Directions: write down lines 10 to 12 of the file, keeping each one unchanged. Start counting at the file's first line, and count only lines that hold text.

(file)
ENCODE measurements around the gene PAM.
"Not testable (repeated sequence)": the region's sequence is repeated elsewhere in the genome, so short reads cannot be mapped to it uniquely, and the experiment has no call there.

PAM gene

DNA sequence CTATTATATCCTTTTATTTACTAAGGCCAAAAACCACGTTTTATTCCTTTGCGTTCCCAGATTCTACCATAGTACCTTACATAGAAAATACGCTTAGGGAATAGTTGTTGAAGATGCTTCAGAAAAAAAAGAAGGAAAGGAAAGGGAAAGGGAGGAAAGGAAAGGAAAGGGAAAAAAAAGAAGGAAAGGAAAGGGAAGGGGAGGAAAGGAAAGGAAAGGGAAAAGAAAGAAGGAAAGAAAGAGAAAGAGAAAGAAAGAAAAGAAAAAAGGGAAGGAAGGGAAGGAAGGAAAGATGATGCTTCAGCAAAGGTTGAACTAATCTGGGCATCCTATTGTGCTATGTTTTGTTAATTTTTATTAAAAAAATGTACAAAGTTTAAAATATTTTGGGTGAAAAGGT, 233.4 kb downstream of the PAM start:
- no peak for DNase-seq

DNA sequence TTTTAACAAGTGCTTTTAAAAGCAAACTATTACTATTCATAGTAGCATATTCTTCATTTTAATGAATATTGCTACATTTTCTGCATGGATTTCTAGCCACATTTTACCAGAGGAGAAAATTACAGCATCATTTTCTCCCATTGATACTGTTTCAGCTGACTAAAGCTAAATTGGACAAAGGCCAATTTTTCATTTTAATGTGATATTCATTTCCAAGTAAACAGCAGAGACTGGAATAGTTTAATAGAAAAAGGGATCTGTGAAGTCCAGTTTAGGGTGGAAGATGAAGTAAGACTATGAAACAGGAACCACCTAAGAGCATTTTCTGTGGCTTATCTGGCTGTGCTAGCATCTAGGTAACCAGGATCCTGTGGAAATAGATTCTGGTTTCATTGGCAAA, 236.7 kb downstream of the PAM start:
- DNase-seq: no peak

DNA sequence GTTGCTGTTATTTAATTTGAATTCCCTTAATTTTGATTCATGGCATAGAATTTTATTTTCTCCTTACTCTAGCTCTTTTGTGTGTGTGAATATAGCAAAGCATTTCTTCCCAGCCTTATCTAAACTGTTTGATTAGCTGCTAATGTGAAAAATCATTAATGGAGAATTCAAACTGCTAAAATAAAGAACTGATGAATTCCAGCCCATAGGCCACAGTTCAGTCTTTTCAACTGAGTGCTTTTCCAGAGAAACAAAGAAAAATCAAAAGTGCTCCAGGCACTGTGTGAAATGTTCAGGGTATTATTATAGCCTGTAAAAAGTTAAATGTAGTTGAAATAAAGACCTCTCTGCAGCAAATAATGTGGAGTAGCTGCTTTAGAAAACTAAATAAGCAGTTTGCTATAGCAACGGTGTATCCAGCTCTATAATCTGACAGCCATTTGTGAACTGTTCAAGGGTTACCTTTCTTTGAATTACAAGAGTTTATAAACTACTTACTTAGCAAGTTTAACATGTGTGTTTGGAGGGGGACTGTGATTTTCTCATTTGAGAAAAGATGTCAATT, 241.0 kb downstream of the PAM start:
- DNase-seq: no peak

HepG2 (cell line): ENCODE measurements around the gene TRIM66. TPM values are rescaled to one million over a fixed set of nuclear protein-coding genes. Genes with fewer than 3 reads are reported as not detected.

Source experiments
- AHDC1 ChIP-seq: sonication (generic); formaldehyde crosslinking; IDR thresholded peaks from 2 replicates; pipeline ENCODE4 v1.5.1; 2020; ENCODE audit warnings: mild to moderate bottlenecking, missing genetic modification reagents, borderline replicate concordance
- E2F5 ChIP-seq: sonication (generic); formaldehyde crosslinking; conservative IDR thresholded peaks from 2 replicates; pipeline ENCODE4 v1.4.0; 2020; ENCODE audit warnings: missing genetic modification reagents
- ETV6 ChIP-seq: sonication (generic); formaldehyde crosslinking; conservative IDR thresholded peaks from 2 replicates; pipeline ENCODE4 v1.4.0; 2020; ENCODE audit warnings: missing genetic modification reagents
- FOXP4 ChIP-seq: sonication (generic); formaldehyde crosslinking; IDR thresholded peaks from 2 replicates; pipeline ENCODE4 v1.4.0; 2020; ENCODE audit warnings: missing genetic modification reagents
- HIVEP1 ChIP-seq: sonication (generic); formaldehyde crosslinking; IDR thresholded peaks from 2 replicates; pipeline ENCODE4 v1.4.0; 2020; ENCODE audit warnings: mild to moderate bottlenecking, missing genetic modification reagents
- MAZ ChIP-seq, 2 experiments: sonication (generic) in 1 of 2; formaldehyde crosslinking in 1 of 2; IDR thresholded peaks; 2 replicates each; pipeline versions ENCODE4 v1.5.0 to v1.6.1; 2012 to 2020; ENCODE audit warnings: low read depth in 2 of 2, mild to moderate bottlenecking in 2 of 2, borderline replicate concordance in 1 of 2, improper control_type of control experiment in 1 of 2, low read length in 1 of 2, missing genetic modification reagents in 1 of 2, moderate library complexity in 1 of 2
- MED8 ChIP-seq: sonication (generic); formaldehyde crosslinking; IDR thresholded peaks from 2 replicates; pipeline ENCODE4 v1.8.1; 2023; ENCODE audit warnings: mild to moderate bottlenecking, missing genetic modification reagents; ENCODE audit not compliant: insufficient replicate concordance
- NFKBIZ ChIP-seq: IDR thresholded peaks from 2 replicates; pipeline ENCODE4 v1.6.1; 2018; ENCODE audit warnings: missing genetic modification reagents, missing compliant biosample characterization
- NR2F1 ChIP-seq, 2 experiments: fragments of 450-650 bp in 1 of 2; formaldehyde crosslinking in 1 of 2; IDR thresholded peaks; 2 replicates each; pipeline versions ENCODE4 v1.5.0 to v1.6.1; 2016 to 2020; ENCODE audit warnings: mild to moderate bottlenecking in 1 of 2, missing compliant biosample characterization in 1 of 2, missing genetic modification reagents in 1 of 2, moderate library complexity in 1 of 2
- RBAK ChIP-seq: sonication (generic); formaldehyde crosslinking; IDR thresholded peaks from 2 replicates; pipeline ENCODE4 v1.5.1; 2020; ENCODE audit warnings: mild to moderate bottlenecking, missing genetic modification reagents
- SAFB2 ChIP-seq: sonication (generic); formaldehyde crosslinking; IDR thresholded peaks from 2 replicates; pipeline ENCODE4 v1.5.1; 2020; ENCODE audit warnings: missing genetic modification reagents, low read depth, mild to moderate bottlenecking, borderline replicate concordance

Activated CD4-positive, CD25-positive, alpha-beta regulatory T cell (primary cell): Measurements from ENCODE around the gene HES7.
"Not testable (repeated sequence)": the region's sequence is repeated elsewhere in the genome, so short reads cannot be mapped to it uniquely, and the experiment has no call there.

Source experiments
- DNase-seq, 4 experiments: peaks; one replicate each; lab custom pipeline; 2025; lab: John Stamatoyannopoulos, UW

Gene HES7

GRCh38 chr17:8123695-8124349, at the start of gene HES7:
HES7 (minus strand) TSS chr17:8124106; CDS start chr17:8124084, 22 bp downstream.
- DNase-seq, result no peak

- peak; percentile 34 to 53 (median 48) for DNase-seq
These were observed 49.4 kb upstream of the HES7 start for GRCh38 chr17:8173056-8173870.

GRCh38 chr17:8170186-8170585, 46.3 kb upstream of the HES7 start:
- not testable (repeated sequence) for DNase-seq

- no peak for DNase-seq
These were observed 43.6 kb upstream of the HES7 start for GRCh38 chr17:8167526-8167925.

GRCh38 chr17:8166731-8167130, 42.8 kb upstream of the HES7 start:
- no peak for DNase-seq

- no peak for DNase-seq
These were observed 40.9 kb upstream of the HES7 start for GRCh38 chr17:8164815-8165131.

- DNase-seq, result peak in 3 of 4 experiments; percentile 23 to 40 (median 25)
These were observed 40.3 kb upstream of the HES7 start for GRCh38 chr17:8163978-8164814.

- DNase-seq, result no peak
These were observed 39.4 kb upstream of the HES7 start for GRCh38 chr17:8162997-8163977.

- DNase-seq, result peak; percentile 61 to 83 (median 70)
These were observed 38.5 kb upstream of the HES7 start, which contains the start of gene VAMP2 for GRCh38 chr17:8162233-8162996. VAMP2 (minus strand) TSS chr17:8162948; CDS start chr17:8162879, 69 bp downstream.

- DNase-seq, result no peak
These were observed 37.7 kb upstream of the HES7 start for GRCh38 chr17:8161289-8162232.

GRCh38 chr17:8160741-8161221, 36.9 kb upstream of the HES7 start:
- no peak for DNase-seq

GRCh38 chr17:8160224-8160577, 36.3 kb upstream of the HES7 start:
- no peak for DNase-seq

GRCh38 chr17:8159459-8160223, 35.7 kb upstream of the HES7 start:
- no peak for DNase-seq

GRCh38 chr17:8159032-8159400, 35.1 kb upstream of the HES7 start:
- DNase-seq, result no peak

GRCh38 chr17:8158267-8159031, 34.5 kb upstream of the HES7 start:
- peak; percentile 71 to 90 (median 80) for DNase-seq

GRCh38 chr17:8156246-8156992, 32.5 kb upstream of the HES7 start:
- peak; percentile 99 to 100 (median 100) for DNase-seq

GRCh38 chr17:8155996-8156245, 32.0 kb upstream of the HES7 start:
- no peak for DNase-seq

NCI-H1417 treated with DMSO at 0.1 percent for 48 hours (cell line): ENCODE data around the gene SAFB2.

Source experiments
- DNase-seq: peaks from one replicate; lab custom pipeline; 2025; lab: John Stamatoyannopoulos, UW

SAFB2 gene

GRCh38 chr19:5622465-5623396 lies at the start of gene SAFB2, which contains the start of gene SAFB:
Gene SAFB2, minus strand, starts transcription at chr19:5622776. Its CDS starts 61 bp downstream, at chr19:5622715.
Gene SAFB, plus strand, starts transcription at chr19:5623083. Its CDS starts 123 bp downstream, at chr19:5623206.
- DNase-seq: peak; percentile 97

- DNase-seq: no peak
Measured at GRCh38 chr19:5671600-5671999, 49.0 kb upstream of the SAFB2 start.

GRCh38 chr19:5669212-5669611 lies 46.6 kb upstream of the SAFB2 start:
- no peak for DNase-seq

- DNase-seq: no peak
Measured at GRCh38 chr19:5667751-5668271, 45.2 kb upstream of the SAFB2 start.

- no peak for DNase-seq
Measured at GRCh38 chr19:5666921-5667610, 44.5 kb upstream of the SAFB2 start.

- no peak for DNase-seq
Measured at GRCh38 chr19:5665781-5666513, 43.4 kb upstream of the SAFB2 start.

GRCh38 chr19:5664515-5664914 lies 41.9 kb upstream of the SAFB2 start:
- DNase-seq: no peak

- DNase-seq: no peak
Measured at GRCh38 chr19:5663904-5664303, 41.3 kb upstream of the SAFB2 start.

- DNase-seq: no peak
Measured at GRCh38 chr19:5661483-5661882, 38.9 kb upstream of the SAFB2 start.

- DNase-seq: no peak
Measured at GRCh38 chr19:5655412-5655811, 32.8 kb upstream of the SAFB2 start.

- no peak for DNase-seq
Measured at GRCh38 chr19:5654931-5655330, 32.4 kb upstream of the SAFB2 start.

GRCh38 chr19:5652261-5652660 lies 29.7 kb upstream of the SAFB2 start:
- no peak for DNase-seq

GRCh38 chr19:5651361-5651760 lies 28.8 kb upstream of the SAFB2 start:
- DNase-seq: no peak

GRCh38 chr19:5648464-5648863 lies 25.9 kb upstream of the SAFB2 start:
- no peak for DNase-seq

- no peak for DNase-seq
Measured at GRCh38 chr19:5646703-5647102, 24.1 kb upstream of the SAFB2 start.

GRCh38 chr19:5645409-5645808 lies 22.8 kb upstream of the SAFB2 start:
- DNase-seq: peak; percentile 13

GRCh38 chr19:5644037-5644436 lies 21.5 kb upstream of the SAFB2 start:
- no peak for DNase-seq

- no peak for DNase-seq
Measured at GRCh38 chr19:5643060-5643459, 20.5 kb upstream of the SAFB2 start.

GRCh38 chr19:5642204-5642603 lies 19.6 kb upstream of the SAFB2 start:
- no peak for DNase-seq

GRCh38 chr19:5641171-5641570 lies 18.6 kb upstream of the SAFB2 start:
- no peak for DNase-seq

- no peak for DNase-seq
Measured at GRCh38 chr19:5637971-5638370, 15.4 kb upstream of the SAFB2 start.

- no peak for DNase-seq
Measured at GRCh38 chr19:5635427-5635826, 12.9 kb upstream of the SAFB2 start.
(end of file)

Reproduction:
HepG2 (cell line): ENCODE measurements around the gene TRIM66. TPM values are rescaled to one million over a fixed set of nuclear protein-coding genes. Genes with fewer than 3 reads are reported as not detected.

Source experiments
- AHDC1 ChIP-seq: sonication (generic); formaldehyde crosslinking; IDR thresholded peaks from 2 replicates; pipeline ENCODE4 v1.5.1; 2020; ENCODE audit warnings: mild to moderate bottlenecking, missing genetic modification reagents, borderline replicate concordance